Here’s what the sports science team at IMeasureU is reading this week:
The first article from this edition of the articles of the week comes from Sharief Hendricks and colleagues. In this article, the authors propose that the challenge point be used as a measure to quantify skill load. The challenge point describes the interaction between the difficulty of the task and potentially available information to the player.
- Subsequent Injury Risk Is Elevated Above Baseline After Return to Play: A 5-Year Prospective Study in Elite Australian Football
The next article comes from Jordan Stares at the West Coast Eagles in the AFL. It aims to quantify and describe the risk of injury in a 12-week period after return to performance from an index injury in Australian football players. Findings from this article suggest that athletes returning from injury are at increased risk for a number of weeks and therefore precautionary measures should be put in place to get athletes through this period.
This meta-analysis comes from Daniel Glassbrook who is undertaking a Ph.D. at Macquarie University and the South Sydney Rabbitohs. The aim of this review was to synthesize studies that investigated the physical demands of professional rugby league match-play. For anyone working in rugby league, this is a must-read.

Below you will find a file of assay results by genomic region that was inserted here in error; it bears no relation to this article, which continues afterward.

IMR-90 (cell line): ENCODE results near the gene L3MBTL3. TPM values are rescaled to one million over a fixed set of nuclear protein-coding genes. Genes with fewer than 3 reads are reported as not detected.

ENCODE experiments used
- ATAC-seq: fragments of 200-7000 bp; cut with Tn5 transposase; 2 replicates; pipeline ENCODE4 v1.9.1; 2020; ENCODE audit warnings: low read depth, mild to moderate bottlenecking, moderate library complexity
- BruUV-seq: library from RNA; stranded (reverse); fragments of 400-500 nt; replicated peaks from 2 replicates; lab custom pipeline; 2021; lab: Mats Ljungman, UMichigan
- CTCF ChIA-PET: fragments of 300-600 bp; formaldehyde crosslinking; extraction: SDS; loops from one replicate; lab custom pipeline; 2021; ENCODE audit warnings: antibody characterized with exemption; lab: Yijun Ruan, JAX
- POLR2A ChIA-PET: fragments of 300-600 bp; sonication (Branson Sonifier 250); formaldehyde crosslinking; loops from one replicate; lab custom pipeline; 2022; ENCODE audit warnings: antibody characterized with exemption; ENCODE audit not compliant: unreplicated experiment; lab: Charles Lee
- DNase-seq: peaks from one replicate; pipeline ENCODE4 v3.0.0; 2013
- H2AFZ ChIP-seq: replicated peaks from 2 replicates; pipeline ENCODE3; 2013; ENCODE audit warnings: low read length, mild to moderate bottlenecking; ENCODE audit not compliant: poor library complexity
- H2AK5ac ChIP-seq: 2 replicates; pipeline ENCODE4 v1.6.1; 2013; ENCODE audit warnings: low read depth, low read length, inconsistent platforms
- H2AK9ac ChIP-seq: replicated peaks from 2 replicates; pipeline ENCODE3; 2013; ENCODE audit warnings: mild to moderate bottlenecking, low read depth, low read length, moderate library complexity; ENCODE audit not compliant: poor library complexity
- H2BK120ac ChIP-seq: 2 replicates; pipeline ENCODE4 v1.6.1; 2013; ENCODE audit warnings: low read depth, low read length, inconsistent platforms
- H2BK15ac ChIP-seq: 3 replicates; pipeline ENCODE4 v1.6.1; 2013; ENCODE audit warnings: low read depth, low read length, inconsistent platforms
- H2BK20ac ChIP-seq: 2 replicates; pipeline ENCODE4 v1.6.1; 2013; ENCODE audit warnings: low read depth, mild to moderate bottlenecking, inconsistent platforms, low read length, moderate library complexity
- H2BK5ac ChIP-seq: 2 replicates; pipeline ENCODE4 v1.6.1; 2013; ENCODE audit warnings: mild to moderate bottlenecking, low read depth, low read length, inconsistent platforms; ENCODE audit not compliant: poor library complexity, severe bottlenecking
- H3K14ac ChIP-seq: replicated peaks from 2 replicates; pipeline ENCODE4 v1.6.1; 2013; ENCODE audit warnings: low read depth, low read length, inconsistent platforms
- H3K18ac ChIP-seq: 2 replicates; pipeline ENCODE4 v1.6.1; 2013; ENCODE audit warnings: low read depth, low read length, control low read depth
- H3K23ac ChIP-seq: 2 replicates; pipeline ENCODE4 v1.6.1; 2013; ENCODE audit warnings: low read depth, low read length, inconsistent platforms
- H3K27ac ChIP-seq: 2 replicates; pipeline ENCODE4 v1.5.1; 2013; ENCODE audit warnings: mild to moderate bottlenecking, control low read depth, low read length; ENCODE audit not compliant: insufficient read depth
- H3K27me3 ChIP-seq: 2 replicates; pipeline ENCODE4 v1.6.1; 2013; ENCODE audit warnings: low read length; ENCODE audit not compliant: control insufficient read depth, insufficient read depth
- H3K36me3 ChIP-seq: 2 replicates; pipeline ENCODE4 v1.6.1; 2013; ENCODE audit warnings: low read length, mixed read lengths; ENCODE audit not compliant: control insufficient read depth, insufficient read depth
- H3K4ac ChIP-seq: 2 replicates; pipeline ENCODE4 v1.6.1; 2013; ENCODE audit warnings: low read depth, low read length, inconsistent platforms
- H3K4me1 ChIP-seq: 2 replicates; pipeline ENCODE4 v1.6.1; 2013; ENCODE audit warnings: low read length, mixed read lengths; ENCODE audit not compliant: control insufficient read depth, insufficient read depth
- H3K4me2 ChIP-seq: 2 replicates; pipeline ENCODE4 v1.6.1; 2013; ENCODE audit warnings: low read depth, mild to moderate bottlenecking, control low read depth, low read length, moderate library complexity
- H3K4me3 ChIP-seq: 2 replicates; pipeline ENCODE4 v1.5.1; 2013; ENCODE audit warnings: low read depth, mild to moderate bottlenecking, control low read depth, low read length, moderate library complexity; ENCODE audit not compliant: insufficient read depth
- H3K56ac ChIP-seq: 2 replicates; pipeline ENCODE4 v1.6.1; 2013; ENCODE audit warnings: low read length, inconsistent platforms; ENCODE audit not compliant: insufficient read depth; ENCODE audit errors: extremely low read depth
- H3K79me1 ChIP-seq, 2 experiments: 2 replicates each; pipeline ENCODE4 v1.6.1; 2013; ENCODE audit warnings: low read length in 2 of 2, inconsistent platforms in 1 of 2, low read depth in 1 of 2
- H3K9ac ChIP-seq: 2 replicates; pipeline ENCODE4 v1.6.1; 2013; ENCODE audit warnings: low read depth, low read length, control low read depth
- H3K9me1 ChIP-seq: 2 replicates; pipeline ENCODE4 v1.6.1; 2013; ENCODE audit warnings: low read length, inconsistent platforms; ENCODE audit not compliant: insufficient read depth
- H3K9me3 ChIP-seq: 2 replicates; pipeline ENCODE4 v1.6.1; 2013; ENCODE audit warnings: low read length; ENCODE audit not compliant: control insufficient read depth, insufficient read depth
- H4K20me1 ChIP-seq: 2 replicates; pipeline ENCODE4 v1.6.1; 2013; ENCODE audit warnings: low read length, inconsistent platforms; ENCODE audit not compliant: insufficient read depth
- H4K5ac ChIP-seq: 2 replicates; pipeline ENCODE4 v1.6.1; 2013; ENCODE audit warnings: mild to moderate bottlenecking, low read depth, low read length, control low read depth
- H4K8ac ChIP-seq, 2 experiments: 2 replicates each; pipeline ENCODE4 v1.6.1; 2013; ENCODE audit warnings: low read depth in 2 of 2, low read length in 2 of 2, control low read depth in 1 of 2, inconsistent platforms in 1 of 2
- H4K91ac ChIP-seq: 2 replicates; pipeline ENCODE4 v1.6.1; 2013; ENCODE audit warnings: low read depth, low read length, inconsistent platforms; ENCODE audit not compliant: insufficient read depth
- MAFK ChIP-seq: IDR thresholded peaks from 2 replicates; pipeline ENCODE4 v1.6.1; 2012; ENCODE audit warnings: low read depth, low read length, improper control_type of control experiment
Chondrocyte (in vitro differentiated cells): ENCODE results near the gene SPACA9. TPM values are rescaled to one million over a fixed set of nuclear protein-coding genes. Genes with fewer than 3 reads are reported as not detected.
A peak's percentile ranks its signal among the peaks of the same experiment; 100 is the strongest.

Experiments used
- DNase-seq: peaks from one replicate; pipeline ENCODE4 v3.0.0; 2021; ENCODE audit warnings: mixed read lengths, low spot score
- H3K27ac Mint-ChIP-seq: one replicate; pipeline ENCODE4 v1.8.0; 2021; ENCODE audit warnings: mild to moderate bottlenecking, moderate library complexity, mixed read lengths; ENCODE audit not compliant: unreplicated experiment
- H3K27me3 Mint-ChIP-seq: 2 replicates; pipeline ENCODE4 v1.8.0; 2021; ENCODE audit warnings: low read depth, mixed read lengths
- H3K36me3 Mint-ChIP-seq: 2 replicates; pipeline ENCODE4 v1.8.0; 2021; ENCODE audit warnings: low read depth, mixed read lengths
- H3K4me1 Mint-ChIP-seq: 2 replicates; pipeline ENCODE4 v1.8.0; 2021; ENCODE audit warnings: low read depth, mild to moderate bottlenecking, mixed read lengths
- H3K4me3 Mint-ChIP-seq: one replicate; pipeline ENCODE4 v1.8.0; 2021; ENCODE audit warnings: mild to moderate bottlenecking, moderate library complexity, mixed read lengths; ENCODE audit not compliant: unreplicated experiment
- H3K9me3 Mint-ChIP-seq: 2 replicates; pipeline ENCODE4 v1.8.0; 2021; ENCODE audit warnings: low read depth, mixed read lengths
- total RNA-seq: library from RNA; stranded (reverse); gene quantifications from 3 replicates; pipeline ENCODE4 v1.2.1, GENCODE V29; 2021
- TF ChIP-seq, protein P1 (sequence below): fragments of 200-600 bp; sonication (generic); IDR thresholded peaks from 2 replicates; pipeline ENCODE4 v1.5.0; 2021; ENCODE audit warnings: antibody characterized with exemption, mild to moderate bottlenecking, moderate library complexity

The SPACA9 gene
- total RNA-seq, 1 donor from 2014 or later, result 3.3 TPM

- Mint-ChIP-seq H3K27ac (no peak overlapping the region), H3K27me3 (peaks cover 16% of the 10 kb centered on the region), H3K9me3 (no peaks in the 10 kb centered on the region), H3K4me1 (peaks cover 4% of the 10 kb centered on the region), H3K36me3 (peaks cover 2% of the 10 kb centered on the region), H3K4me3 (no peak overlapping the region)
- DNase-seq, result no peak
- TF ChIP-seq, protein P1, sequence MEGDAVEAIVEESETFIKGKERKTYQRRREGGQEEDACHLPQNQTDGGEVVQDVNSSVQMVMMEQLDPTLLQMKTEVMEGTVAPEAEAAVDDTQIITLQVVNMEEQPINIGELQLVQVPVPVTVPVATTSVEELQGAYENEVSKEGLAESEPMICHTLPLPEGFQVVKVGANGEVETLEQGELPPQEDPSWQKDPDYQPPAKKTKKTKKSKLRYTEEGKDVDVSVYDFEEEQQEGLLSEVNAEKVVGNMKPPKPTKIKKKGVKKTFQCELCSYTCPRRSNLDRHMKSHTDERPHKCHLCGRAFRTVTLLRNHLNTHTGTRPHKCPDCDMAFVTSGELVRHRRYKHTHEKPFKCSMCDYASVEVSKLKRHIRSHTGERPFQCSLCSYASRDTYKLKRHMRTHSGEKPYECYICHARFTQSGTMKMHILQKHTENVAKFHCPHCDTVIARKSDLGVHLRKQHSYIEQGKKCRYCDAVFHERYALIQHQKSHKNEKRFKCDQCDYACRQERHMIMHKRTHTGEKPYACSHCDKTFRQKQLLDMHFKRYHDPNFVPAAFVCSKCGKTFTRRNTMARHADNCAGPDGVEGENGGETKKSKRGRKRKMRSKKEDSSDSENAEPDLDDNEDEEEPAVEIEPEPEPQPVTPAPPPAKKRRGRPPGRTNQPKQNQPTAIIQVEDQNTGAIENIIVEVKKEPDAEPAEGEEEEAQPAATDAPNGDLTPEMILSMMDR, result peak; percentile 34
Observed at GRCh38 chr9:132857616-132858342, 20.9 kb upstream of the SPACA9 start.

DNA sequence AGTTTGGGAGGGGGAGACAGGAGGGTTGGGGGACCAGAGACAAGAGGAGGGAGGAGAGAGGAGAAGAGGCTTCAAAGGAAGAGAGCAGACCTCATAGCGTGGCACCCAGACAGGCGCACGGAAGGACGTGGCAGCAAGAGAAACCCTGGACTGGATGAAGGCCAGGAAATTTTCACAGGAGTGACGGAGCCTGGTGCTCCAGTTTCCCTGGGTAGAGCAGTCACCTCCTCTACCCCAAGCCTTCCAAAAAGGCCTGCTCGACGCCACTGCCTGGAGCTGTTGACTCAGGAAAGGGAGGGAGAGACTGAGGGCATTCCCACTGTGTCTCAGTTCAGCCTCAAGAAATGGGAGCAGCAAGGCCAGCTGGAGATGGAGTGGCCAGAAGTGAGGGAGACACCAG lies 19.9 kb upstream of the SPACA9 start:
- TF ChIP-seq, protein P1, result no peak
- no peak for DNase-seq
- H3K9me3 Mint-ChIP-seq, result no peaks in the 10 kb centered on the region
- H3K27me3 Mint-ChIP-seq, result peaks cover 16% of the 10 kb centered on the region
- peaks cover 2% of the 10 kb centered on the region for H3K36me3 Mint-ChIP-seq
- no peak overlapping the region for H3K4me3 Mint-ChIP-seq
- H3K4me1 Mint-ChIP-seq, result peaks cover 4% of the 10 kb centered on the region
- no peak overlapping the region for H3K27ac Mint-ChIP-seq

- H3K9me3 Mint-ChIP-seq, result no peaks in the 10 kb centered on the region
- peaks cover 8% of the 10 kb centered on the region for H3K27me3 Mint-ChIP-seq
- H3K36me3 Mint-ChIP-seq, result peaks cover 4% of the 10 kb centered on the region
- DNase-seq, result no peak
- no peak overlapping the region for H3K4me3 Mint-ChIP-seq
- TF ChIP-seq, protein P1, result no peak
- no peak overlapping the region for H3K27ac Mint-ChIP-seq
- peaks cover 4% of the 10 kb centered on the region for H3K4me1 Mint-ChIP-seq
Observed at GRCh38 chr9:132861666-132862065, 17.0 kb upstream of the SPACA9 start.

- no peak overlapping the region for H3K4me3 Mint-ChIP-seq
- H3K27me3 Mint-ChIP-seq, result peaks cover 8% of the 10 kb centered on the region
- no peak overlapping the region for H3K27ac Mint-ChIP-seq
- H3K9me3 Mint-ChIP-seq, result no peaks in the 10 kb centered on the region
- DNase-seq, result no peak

- Lower limb biomechanics during low- and high-impact functional tasks differ between men and women with hip-related groin pain
Our fourth article comes from the Journal of Clinical Biomechanics where author, Matthew King aims to determine the differences in lower limb biomechanics between men and women with hip-related groin pain during functional tasks. For practitioners and clinicians who are treating men and women with hip pain, this article will definitely be of interest.
The last article in this weeks articles of the week comes from the European Journal of Sports Science where Sinéad O’Keeffe and colleagues aimed to examine internal loads in male adolescent Gaelic footballers and their association with musculoskeletal injury. The conclusions suggest that managing internal load through monitoring RPE may lead to reduced injury risk and subsequently minimize dropout.
For more sports science check out our blog for in-depth case studies and industry updates. Also, be sure to sign up for our newsletter below so you are always up to date with the latest research.